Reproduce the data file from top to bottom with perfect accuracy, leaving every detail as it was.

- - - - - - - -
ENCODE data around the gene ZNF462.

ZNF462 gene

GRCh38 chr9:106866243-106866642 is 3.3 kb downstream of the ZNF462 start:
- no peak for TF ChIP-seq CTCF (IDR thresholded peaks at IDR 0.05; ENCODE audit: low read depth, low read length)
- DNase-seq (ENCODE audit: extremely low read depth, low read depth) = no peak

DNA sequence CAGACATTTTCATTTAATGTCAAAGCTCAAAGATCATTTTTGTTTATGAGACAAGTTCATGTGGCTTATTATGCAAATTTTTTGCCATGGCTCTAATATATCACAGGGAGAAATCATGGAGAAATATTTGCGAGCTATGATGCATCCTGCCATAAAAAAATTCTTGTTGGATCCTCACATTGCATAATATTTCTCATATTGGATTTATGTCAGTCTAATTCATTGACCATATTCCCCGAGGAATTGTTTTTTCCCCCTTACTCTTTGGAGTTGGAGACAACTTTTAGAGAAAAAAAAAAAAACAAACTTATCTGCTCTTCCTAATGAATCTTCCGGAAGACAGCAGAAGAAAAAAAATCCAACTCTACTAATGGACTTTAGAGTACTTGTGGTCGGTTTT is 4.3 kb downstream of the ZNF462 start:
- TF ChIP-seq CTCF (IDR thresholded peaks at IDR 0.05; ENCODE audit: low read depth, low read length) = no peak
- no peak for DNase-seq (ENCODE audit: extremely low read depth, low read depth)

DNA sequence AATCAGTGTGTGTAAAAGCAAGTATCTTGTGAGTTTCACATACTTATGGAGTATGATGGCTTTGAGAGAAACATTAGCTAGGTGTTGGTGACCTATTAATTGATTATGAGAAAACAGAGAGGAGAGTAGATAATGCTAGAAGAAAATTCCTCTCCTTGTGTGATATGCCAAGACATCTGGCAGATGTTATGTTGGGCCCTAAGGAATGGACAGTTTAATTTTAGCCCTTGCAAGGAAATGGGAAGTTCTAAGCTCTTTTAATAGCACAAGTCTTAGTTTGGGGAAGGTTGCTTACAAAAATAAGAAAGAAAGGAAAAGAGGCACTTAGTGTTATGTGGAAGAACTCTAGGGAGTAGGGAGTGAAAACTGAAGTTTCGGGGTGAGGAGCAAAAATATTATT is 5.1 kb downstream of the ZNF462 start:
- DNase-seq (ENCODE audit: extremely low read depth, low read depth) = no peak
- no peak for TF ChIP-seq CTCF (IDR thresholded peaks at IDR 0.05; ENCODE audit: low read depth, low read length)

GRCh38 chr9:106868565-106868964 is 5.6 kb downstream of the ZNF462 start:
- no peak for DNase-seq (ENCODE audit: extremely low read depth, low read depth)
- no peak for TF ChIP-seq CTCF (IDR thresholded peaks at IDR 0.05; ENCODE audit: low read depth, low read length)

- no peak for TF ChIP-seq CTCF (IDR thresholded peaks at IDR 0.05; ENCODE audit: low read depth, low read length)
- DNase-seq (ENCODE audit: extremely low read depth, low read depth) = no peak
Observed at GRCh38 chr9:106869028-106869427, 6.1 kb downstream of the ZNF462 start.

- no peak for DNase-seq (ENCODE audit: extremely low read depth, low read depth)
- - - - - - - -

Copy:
ENCODE data around the gene ZNF462.

ZNF462 gene

GRCh38 chr9:106866243-106866642 is 3.3 kb downstream of the ZNF462 start:
- no peak for TF ChIP-seq CTCF (IDR thresholded peaks at IDR 0.05; ENCODE audit: low read depth, low read length)
- DNase-seq (ENCODE audit: extremely low read depth, low read depth) = no peak

DNA sequence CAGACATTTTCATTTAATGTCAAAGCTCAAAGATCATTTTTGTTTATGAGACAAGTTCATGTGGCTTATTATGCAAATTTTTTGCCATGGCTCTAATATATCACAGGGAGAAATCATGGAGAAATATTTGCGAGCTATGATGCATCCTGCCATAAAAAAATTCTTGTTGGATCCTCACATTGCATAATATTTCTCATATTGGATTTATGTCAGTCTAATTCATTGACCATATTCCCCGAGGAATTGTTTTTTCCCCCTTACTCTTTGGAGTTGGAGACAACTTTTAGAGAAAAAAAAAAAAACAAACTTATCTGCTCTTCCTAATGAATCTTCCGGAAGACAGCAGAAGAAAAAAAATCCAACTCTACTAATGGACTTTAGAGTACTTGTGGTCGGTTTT is 4.3 kb downstream of the ZNF462 start:
- TF ChIP-seq CTCF (IDR thresholded peaks at IDR 0.05; ENCODE audit: low read depth, low read length) = no peak
- no peak for DNase-seq (ENCODE audit: extremely low read depth, low read depth)

DNA sequence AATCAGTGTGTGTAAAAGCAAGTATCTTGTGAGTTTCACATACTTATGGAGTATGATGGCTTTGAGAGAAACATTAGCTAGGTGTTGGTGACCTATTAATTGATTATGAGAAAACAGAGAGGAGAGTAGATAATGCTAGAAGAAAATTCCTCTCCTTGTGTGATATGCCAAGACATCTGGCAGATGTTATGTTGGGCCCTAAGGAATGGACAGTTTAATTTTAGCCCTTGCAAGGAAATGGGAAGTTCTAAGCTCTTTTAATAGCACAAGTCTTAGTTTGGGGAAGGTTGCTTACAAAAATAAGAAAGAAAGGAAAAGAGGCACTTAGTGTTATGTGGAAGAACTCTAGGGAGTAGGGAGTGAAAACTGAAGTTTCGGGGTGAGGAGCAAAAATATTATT is 5.1 kb downstream of the ZNF462 start:
- DNase-seq (ENCODE audit: extremely low read depth, low read depth) = no peak
- no peak for TF ChIP-seq CTCF (IDR thresholded peaks at IDR 0.05; ENCODE audit: low read depth, low read length)

GRCh38 chr9:106868565-106868964 is 5.6 kb downstream of the ZNF462 start:
- no peak for DNase-seq (ENCODE audit: extremely low read depth, low read depth)
- no peak for TF ChIP-seq CTCF (IDR thresholded peaks at IDR 0.05; ENCODE audit: low read depth, low read length)

- no peak for TF ChIP-seq CTCF (IDR thresholded peaks at IDR 0.05; ENCODE audit: low read depth, low read length)
- DNase-seq (ENCODE audit: extremely low read depth, low read depth) = no peak
Observed at GRCh38 chr9:106869028-106869427, 6.1 kb downstream of the ZNF462 start.

- no peak for DNase-seq (ENCODE audit: extremely low read depth, low read depth)